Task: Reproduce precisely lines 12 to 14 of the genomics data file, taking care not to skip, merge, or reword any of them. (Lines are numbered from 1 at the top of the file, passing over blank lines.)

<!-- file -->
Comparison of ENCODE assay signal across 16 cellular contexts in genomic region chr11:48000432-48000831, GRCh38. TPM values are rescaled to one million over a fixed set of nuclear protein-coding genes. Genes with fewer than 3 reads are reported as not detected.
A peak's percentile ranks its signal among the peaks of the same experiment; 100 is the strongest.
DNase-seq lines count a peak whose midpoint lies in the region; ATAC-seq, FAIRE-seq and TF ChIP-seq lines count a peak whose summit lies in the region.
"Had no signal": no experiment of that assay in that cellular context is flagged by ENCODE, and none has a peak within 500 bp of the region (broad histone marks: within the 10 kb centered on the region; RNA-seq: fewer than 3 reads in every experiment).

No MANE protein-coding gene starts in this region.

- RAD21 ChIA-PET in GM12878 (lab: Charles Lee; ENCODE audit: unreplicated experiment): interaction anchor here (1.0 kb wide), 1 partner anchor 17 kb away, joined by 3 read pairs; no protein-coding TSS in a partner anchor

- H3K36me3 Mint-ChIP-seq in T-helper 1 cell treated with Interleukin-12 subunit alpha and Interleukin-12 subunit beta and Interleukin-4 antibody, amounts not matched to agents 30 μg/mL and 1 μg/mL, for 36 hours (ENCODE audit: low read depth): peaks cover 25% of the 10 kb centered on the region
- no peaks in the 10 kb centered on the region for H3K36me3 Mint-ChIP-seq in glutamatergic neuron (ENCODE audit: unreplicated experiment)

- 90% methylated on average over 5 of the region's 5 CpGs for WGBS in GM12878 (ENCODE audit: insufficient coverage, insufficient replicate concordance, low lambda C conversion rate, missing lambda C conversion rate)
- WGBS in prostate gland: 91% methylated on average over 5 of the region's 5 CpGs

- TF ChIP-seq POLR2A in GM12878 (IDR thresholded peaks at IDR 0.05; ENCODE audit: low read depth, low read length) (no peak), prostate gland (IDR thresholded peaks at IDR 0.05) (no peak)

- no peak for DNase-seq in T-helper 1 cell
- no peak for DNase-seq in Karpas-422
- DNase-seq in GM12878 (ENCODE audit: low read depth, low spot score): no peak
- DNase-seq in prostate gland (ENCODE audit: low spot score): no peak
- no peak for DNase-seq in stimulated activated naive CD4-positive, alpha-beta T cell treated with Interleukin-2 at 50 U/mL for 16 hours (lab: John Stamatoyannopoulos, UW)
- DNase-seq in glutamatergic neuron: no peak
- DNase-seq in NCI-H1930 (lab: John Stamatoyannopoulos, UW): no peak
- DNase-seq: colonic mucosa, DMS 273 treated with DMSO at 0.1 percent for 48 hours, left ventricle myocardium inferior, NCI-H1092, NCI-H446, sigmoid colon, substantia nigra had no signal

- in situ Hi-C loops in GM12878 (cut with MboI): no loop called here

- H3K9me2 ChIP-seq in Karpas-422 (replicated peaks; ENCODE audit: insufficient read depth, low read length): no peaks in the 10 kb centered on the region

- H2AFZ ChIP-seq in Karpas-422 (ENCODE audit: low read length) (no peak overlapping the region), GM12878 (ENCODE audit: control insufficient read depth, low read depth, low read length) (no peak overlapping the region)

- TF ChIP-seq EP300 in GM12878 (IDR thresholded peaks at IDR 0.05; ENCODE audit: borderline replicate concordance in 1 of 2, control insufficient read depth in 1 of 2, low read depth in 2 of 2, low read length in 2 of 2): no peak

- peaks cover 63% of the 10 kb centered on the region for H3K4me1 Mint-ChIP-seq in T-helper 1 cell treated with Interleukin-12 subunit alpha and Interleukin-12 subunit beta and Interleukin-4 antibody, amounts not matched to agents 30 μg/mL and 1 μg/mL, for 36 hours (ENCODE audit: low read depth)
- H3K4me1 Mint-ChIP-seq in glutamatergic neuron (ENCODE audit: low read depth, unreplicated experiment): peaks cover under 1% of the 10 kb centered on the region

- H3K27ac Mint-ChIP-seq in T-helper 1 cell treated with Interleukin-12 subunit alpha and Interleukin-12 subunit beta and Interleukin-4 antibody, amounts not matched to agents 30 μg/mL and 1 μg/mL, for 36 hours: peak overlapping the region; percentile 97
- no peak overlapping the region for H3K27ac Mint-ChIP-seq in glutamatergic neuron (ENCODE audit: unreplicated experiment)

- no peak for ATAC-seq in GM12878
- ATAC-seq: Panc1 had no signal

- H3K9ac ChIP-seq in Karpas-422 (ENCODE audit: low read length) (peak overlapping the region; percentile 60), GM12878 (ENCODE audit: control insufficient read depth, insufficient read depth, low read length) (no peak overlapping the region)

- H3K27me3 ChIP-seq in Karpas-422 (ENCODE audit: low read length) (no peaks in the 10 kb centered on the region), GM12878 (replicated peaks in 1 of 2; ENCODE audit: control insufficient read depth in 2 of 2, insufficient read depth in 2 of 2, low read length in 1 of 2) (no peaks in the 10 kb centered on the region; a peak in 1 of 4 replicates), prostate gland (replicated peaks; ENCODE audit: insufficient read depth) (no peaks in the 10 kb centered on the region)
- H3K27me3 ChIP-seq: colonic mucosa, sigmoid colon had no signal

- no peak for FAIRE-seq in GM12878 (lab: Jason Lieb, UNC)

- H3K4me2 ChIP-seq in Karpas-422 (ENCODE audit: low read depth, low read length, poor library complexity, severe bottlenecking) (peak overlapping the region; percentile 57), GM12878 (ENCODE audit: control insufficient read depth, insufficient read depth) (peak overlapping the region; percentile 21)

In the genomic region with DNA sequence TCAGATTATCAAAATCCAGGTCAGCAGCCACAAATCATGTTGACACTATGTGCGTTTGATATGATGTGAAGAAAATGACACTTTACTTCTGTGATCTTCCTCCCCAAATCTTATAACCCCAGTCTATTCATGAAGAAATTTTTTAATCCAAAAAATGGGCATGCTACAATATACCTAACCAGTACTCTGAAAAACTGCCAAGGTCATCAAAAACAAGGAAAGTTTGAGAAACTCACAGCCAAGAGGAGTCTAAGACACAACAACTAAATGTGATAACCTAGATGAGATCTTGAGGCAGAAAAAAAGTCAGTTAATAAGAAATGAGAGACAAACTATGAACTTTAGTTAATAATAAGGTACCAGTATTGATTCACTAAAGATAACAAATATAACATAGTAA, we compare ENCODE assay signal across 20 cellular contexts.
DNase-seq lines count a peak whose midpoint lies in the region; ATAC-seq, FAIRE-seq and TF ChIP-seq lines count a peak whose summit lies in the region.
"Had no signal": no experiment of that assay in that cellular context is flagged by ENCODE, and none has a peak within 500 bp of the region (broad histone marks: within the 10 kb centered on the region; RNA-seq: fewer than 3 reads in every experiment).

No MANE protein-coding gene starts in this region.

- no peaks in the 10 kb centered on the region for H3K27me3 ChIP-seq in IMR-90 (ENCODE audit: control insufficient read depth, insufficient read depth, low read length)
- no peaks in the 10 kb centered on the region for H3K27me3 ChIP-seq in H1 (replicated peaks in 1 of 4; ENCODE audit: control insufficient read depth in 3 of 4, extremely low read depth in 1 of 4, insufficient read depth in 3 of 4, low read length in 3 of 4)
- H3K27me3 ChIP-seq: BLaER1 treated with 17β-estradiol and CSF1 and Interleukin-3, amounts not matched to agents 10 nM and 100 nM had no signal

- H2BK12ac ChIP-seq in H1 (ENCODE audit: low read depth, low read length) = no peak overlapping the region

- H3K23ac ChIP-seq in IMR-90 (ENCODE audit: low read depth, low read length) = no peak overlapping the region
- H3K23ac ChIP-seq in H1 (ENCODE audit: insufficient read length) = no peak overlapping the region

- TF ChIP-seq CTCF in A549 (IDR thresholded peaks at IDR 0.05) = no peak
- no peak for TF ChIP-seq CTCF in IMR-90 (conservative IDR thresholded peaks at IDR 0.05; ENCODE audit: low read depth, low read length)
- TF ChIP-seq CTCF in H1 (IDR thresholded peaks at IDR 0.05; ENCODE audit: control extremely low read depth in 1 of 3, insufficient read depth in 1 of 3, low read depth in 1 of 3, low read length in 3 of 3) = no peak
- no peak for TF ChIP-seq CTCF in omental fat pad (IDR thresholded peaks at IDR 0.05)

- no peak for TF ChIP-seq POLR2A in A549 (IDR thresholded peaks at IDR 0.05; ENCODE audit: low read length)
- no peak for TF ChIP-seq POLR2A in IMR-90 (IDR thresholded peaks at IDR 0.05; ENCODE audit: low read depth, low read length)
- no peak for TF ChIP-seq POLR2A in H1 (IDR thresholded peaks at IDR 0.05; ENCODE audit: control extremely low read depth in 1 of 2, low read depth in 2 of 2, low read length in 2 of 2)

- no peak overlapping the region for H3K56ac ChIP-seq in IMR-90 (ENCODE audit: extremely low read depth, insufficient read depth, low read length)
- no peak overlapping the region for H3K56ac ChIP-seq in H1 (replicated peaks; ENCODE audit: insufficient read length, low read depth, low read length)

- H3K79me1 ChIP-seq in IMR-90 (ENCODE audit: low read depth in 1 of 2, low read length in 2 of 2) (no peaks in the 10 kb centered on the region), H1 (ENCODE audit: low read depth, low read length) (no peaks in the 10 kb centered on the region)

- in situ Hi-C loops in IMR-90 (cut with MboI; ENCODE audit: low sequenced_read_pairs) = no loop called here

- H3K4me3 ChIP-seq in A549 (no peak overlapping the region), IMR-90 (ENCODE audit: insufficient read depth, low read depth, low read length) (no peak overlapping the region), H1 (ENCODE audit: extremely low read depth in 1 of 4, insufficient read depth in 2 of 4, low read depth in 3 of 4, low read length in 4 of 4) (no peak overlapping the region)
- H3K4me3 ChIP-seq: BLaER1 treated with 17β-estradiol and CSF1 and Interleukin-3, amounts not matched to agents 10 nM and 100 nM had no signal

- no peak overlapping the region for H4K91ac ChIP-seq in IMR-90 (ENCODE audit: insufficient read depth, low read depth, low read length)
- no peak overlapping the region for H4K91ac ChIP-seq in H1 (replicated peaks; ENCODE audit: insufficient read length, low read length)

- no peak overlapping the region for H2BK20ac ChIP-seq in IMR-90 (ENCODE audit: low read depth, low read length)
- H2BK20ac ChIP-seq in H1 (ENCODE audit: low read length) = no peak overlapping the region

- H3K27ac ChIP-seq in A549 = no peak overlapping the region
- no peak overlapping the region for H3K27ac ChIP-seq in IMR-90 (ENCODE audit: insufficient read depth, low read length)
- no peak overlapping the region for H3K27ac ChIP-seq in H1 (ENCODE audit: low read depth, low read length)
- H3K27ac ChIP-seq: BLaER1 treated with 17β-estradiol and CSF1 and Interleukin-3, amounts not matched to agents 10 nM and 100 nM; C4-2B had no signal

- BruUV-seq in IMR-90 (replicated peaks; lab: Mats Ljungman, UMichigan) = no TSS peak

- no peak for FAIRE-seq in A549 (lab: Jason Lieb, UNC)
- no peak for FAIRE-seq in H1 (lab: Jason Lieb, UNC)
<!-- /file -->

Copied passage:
- no peak for DNase-seq in T-helper 1 cell
- no peak for DNase-seq in Karpas-422
- DNase-seq in GM12878 (ENCODE audit: low read depth, low spot score): no peak